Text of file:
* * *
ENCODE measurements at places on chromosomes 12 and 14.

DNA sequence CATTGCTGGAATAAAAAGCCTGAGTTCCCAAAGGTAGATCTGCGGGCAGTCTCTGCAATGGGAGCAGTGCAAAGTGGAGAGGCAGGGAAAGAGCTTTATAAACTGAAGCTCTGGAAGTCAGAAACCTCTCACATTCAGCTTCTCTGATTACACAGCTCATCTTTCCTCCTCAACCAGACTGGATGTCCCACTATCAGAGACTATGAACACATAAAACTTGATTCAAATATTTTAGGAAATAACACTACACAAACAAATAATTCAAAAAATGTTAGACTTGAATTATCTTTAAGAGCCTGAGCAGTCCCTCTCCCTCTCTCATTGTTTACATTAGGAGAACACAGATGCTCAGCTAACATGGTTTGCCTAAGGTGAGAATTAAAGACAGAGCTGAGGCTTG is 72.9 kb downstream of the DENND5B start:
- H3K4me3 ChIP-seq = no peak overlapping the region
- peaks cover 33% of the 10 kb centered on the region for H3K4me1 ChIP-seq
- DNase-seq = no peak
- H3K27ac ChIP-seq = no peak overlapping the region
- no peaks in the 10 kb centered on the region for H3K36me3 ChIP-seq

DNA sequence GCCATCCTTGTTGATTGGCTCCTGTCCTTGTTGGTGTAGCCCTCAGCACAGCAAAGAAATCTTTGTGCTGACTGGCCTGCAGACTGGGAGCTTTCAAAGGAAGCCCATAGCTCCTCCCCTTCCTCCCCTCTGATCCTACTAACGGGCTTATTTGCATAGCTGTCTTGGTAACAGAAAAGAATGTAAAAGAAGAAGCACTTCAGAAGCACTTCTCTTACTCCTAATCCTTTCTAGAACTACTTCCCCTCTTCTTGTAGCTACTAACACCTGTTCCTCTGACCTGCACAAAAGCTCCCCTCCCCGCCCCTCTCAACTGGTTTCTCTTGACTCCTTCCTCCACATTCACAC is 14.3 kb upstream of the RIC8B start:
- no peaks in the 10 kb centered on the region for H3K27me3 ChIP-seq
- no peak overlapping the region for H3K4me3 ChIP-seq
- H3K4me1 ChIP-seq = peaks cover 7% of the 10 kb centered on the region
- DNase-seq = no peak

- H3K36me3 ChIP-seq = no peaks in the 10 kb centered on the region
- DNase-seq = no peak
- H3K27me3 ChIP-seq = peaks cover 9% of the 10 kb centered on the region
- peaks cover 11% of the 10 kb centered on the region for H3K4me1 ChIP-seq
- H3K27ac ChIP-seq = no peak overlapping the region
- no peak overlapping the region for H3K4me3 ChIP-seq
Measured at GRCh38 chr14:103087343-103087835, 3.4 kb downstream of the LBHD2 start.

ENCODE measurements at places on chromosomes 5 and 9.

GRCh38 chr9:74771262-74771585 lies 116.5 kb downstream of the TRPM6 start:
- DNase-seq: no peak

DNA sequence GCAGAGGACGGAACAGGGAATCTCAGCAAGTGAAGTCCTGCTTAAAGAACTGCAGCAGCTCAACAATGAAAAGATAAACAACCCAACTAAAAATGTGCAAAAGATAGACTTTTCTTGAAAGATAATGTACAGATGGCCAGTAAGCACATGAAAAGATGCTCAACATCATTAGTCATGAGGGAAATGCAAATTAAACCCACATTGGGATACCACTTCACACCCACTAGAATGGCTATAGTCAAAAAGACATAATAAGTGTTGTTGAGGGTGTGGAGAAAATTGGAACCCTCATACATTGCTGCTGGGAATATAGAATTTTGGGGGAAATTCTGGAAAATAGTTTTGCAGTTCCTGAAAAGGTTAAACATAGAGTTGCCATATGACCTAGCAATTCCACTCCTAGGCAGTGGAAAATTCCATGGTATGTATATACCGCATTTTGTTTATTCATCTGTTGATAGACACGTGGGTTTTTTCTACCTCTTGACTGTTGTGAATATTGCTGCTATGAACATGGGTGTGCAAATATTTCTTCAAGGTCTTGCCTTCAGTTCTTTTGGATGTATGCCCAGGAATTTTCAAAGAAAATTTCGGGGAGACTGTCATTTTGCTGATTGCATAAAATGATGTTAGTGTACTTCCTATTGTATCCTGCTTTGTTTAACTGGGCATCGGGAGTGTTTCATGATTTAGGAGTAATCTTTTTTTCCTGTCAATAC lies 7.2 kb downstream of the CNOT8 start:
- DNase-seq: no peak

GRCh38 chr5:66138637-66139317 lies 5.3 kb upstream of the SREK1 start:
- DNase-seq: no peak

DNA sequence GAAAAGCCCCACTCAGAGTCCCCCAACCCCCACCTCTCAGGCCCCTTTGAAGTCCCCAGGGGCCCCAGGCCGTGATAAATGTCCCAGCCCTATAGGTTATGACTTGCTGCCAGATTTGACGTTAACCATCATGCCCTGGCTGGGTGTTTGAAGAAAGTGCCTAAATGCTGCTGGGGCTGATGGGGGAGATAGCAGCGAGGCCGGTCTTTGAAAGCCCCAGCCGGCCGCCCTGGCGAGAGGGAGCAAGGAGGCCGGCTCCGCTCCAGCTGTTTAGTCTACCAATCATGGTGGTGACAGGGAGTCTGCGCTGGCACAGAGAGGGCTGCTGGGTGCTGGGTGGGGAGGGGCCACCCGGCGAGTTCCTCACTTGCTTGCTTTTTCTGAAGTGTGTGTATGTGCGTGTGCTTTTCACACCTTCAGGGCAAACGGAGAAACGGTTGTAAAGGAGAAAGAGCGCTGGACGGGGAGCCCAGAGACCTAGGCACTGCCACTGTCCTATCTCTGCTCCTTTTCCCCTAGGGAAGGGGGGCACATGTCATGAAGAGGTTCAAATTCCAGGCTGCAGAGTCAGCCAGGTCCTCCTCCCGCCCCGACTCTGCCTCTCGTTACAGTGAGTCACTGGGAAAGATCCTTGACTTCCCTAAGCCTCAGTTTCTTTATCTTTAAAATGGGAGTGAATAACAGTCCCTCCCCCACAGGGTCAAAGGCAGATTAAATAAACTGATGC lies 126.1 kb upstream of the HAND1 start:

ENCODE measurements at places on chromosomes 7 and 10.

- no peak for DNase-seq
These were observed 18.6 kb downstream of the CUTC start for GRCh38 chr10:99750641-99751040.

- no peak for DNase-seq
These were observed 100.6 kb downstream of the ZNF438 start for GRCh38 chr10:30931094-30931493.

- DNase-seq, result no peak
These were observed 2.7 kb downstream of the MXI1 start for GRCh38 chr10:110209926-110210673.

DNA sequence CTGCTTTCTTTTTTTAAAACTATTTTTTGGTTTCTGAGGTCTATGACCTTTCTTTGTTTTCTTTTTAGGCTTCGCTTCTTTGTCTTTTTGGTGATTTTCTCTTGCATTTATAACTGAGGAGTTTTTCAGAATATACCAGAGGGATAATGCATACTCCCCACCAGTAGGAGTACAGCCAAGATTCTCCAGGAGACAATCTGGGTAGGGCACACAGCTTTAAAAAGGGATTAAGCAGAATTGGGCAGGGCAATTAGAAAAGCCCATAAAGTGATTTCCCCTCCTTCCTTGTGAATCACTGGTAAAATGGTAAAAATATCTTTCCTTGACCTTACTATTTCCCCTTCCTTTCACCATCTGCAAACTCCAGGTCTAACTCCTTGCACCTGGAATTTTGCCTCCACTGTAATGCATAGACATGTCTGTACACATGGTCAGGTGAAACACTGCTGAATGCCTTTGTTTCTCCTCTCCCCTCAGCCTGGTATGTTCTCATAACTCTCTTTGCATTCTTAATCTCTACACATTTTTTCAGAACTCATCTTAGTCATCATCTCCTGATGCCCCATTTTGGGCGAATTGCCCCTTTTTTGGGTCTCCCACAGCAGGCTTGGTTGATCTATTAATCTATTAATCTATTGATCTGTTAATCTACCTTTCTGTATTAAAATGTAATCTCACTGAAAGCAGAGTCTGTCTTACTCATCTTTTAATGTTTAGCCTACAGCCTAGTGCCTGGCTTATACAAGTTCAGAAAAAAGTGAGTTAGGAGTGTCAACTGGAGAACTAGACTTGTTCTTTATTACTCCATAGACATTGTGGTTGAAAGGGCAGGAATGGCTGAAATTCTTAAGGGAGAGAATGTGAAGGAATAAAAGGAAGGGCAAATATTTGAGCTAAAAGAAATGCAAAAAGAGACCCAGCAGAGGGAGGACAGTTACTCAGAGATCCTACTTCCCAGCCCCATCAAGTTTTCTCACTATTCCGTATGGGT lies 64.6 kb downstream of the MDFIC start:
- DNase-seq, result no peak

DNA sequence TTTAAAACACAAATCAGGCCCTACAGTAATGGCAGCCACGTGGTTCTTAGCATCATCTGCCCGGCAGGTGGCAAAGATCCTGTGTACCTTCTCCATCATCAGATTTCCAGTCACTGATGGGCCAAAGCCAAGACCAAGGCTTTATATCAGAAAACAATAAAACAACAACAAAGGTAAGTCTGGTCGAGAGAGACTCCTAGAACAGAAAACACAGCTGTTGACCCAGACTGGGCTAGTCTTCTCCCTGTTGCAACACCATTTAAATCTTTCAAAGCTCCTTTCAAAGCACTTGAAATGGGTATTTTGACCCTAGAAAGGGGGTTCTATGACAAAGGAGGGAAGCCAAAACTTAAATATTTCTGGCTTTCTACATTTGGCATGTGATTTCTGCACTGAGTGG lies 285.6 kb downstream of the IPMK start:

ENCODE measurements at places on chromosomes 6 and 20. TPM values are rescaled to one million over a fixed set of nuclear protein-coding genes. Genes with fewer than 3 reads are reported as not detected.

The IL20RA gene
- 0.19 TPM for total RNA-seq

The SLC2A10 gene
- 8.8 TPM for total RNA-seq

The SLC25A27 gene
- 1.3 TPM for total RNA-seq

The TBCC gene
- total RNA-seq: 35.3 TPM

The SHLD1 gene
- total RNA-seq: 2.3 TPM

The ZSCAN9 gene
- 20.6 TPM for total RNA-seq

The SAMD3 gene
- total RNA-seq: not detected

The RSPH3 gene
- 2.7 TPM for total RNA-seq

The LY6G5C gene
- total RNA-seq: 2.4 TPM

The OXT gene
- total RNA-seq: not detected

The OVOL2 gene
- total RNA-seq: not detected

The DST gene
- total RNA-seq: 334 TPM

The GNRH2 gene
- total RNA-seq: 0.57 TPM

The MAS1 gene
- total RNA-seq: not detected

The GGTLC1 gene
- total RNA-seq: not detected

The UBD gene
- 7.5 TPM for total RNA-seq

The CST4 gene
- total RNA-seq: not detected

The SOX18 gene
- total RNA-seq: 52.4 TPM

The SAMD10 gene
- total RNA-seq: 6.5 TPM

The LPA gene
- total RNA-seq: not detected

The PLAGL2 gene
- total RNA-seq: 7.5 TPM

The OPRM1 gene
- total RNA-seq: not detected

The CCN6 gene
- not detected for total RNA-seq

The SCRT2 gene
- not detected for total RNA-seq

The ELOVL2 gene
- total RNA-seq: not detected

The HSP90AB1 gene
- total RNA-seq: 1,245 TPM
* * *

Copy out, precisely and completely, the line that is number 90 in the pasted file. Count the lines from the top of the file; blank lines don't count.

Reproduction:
- total RNA-seq: 1,245 TPM